Generosity Maxim In Shakespeare

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5-a- I'm sad about your fail the exam. b-I'm sad about the exam. c-I'm happy about your fail the exam. 5-(a) and (b) are more polite than (5-c) since they reveal empathy toward the addressee. (5-b) is assumed to be more polite than (5-a) even if the unfortunate event is not mentioned, it is induced that something unpleasant happened and the addresser, because of sympathy and to be more polite, do not mention it directly. (Leech (1983: 138-139) Tact maxim is: a. Minimize cost to other [(b) Maximize benefit to other] While Generosity maxim is: a. Minimize benefit to self [(b) Maximize cost to self-]. (Leech,1983:132) Obviously, each, tact and Generosity maxims (above) and the next two maxims (Approbation and Modesty) are complemented by sub-maxims…show more content…
After Nine days of constant grieving for her missing son, Michael, old Maurya is fallen into a restless sleep. Her daughter, Cathleen, is busy with household tasks, when another daughter, Nora, slips quietly into the kitchen with a bundle given her by the young priest. It contains part of the clothes taken from the body of a drowned man far in the north. They have been sent to the family for identification, since the clothes may belong to her missing brother. The girls go to open the package but then decide to hide it in case their mother, who is waking up, should come in and see them crying. Maurya enters. After the sea had claimed the lives of her husband and four eldest sons, Maurya tries to discourage Bartley, her last living son, from going to Connemara to sell a horse, which was the trip Michael took when he died. But Bartley insists that he will cross the mainland in spite of winds and high seas. Mad and aggravated at Bartley for not listening to her pleas, Maurya allows him to go, however, without her blessing. Cathleen and Nora persuade their mother to chase Bartley with the food they forgot to give him and to give him her blessing regardless of her fears. While she is gone the girls open the package. Nora recognizes her own stitching in one of the socks, and immediately knows that the owner of the clothes was indeed her brother, Michael. Their only comfort is the hope that his body has been given a good Christian…show more content…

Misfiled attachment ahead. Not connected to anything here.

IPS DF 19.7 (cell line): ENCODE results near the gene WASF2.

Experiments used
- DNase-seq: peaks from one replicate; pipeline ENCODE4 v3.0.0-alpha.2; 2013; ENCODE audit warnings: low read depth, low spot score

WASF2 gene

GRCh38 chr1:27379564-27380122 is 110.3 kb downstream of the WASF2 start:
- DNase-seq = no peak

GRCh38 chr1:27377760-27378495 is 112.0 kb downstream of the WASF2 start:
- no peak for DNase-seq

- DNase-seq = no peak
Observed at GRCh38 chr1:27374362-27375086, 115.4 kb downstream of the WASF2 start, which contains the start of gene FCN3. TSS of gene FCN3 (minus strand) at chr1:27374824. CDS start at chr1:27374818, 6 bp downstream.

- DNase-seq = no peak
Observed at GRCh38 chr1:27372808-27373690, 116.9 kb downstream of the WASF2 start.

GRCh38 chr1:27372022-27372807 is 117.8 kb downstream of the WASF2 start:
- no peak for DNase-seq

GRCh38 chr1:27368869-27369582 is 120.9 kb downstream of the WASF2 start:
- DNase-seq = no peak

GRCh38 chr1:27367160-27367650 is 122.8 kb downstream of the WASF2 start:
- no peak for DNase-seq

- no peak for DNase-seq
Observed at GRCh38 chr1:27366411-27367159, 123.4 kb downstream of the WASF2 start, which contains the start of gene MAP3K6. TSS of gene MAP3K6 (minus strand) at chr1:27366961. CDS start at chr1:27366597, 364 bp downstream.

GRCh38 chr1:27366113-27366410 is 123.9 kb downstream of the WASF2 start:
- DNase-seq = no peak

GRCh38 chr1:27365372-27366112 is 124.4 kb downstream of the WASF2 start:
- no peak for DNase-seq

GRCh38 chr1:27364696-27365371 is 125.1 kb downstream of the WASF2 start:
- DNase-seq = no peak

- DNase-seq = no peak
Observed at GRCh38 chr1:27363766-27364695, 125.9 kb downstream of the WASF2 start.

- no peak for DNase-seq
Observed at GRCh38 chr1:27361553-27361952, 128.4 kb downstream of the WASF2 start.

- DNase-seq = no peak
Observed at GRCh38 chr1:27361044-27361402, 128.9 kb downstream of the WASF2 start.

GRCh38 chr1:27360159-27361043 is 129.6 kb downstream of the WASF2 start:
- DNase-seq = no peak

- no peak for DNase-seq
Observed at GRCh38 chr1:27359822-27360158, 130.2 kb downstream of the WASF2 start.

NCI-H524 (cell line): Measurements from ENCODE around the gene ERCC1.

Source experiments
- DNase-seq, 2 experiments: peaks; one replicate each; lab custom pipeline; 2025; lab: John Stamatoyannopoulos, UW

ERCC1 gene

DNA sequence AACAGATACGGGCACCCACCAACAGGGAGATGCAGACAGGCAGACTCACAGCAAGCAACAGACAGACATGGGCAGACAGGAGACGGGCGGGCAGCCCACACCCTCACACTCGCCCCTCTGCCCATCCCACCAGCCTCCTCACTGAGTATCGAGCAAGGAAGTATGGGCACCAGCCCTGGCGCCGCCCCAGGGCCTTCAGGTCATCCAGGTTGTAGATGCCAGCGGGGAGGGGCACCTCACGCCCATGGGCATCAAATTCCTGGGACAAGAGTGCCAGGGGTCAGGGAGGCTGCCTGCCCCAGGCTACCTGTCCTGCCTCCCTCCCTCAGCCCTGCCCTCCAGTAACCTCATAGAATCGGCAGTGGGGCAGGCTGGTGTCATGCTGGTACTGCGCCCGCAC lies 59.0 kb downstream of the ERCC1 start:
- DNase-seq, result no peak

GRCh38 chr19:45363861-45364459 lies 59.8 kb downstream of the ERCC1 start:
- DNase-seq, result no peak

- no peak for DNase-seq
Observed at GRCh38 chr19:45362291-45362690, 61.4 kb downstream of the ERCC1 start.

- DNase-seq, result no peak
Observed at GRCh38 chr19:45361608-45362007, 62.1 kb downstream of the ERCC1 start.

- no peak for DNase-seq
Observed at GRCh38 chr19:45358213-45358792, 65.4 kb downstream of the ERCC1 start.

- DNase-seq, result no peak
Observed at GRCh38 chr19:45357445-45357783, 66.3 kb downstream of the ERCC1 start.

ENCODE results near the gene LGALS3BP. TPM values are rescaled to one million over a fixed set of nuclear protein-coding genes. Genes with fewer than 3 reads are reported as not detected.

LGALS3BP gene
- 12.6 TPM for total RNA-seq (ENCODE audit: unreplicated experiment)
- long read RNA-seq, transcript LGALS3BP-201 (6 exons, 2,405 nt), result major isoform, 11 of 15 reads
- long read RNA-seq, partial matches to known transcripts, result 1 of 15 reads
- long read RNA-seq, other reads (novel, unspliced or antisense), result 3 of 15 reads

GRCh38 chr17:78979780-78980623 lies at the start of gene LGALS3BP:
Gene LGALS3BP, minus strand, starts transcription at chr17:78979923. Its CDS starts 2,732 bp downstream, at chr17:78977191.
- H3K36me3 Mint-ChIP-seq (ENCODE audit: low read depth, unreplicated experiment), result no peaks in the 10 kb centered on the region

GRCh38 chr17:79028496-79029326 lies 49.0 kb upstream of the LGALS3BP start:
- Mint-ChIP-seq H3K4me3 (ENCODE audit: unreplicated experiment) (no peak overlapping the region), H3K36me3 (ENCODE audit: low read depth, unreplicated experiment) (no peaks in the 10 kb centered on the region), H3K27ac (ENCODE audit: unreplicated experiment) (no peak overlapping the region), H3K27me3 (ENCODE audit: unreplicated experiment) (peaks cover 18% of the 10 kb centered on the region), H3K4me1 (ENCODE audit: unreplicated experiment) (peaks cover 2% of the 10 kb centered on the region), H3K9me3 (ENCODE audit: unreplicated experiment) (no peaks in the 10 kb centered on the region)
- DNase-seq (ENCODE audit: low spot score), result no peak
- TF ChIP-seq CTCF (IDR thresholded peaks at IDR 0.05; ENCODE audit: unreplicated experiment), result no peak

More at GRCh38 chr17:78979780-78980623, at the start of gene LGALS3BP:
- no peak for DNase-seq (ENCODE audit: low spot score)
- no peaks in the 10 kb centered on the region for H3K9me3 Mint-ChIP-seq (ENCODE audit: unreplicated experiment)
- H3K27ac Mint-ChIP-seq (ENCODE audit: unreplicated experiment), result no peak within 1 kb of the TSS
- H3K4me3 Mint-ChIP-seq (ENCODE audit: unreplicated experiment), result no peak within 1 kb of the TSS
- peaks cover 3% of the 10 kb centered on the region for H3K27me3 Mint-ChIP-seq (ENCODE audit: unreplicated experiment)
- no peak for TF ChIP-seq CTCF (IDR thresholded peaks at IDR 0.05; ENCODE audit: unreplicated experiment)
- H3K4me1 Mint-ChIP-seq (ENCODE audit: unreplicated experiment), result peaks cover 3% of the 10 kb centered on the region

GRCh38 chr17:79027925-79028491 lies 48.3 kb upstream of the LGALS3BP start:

CATHLEEN: Maybe she'd wake up on us, and come in before we'd done. [Coming to the table] It's a long time we'll be, and the two of us crying. .Nora assumes or asserts reciprocity by giving evidence between her and her sister Cathleen C 13. NORA: (goes to the inner door and listens) She's moving about on the bed. She'll be coming in a minute Cathleen uses positive politeness by telling a story about the death of her brother "Michael".Mauryia shows approbation maxim by saying "by the grace of God C 4 14. CATHLEEN: Give me the ladder, and I'll put them up in the turf-loft, the way she won't know of them at all, and maybe when the tide turns she'll be going down to see would he be floating from the east. Mauryia uses positive politeness by using g hedges about the death of her son "Michael" F 15. MAURYA: (looking up at CATHLEEN and speaking querulously) Isn't it turf enough you have for this day and evening? Cathleen uses positive politeness by telling hedges trying to show indifference about the death of her brother "Michael". F 16. CATHLEEN: There's a cake baking at the fire for a short space (throwing down the turf) and Bartley will want it when the tide turns if he goes to

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